The Flyers have played 14 games to this point, but if we have learned anything, it is that we know nothing. A mere seven points separate fourth place (Toronto) and last place (Washington). The team has scored less than two goals on TEN separate occasions, while compiling 19 in the other four. Claude Giroux trails Kimmo Timonen in points, and Tye McGinn has the same amount of goals. They feel like a team that is struggling, but they boast a 4-1-1 record over their last six contests. Now sitting at 6-7-1 overall, is this lack of consistency going to keep them in the “.500 club” for the foreseeable future?
Coming into this week, the flyers needed to make up some ground on their conference foes. Unfortunately they started this pursuit on the wrong foot with the Panthers, losing in a shootout that is sure to leave a sour taste in the mouth of the coaching staff after holding the Panthers off the shot chart in overtime. To their credit, the team bounced back with an overtime win versus the Hurricanes, finishing out a four-game homestand with seven of a possible eight points. But they followed this effort up with far less vigor north of the border, losing in a bad way versus the Maple Leafs before recovering again against the Jets last night. Overall, they gained five out of a possible eight points in the process.
After a certain point of mediocrity, you begin to temper expectations and expect lackluster results. Heading into the season, the Flyers had some obvious needs, but still seemed poised to improve on a 2012 campaign ultimately deemed a success. Unfortunately, many of their needs – particularly on the offensive side on the puck – have been exposed, potentially at the expense of the season if improvements don’t soon follow. The Flyers needed results this week; instead, they went 2-1-1 and continued to puzzle.
As the offense continues to flounder with no one scoring en masse, you start to wonder if it will ever come around with the current personnel. What was easily billed as a serviceable offense in the preseason currently sits near the bottom of the league in goals for per game. How can this be, and what has to be done to change?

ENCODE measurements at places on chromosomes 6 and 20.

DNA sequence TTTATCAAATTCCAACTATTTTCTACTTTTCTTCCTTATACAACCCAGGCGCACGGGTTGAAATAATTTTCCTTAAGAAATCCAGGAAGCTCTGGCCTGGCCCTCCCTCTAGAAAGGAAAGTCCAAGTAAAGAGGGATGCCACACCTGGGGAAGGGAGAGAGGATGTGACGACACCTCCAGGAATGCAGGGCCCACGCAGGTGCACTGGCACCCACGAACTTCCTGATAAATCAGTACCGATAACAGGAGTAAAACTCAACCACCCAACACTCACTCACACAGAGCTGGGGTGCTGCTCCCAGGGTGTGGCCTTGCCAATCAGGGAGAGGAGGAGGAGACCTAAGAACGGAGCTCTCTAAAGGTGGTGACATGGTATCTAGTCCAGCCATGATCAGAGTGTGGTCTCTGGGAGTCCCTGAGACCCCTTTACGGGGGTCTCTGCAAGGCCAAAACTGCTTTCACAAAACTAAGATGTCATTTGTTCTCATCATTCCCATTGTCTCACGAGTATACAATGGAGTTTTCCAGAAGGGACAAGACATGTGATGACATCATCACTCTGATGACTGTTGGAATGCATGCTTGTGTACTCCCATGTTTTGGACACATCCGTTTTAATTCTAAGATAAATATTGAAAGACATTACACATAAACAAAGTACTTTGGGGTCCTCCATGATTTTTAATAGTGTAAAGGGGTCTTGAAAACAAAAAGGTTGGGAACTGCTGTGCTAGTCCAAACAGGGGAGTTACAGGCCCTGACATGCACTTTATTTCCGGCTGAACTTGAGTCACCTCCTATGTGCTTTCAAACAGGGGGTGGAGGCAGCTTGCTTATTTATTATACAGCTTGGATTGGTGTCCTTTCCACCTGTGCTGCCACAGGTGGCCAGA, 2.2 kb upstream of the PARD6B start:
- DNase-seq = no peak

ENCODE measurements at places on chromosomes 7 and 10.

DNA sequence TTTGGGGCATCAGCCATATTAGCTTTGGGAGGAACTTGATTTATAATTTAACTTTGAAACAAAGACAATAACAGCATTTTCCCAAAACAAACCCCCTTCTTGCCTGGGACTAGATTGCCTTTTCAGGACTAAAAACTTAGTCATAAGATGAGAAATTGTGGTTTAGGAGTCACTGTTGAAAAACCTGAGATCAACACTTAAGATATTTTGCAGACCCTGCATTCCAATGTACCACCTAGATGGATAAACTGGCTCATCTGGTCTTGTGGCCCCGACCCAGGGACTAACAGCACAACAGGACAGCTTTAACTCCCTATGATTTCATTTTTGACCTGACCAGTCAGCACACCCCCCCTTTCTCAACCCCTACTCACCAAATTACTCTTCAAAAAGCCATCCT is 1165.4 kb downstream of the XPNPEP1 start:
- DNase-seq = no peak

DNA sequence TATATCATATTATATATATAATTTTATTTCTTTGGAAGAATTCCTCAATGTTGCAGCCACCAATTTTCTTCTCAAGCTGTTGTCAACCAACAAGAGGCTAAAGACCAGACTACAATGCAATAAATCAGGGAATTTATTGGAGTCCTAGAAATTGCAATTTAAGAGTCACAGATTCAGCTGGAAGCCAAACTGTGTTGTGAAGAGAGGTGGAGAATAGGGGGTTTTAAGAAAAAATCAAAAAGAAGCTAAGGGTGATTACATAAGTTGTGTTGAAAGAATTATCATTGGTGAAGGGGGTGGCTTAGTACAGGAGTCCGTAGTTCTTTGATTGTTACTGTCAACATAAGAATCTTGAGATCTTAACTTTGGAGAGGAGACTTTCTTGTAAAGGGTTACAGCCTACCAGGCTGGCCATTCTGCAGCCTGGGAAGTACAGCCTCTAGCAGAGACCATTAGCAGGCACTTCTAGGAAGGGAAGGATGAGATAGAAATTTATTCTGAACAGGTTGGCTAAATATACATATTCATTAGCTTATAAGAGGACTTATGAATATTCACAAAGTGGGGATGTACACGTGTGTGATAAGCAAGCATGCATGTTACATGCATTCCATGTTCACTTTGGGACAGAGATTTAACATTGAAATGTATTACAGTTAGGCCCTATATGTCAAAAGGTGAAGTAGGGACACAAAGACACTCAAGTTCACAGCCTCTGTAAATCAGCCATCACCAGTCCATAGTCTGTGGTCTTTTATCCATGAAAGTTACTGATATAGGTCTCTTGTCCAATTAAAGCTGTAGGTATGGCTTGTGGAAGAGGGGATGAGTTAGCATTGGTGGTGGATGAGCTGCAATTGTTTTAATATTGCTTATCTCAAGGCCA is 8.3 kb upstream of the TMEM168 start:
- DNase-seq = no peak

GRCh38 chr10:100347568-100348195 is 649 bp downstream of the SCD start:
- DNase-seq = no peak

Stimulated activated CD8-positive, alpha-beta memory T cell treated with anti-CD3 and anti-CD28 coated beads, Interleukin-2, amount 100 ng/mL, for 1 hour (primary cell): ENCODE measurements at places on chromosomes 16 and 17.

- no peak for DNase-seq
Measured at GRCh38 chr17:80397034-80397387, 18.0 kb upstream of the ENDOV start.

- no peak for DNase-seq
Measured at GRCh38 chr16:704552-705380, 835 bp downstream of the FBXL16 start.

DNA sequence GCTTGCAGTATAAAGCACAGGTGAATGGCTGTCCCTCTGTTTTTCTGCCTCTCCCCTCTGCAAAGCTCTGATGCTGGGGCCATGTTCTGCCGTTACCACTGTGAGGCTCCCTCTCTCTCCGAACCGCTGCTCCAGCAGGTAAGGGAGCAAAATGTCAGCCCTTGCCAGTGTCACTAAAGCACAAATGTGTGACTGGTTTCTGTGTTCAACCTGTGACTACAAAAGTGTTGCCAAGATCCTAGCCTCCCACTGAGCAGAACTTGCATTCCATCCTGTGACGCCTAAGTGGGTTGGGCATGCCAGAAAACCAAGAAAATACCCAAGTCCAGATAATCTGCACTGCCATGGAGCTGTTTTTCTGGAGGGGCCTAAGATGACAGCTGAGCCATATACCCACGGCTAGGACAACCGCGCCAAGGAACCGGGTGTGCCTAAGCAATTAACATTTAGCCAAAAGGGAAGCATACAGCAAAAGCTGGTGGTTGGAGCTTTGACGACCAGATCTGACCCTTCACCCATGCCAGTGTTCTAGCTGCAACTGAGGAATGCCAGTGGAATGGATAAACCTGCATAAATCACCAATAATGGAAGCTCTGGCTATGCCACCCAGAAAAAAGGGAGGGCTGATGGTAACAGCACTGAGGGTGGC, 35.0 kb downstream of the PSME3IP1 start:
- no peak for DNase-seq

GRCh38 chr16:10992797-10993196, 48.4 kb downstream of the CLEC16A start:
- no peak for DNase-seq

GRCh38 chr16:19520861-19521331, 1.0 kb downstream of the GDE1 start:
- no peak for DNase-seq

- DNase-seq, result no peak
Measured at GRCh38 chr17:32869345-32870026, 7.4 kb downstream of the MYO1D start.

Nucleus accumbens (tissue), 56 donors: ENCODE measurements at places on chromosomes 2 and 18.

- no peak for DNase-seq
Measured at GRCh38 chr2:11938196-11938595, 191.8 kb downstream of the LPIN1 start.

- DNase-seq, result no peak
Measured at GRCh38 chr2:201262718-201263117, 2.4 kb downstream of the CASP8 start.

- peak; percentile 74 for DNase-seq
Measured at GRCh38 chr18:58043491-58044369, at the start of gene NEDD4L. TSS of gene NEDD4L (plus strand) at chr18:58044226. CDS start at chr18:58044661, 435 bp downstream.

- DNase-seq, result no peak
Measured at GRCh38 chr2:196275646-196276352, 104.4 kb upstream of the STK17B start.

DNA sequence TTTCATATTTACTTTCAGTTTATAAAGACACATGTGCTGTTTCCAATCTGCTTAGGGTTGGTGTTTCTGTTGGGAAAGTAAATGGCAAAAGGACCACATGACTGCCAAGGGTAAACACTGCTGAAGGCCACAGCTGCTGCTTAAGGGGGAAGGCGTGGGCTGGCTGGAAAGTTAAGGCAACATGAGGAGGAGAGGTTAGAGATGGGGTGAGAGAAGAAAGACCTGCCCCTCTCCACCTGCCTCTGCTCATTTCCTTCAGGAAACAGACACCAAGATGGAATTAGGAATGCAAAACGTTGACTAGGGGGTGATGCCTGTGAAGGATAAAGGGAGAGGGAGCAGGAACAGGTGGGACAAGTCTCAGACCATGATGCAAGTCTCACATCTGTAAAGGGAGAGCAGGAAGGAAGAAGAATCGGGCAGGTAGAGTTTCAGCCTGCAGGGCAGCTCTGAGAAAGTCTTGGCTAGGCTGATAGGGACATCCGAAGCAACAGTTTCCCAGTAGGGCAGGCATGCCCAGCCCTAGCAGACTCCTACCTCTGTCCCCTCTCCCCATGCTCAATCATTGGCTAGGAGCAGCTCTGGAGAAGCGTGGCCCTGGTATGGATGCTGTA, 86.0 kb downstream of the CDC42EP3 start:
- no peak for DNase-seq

First and foremost, they need to get and stay healthy. Still yet to be together in full, they could prove to be an interesting bunch with everyone in the mix. The lack of a primary sniper has been apparent from the get go, but it is even worse without Scott Hartnell on the ice. Even if he fails to match his output last season, his addition to the lineup will be a huge boost to the forward core. Having Wayne Simmonds back has also already paid dividends for the team.
The emergence of Tye McGinn has been a big help to the Flyers with the graduation of Brayden Schenn and Sean Couturier. Combined with crafty veteran Mike Knuble, they suddenly have a wide variety of secondary scoring options behind their big money guys when they all decide to show up at once.
Most importantly, it starts at the top – and I’m looking at you Claude Giroux. Peter Laviolette doesn’t make it easy with his constant line juggling, but a guy many were calling the best in the world just a few short weeks ago needs to start finding the score sheet (and his teammates with those blind passes) with more consistency. I still think he could benefit from some time with Jake Voracek and would love to see him with Jake and B. Schenn, but having Simmonds back might be a good cure as well.
There is reason to believe this is more than a .500 team, and there is reason to believe this offense can turn it around. But at what point do you have to stop believing and start realizing that it just might not come together the way you thought it would?
This week, the Flyers head to the Rock for a date with the Devils on Friday before traveling to Montreal and Long Island. Sitting in first place in the conference, a win against the red hot Devils would be the perfect opportunity for the Flyers to right the ship in this hellish shortened season. A loss gives them the chance to keep doing much of the same, en route to more days of .500-level hockey.
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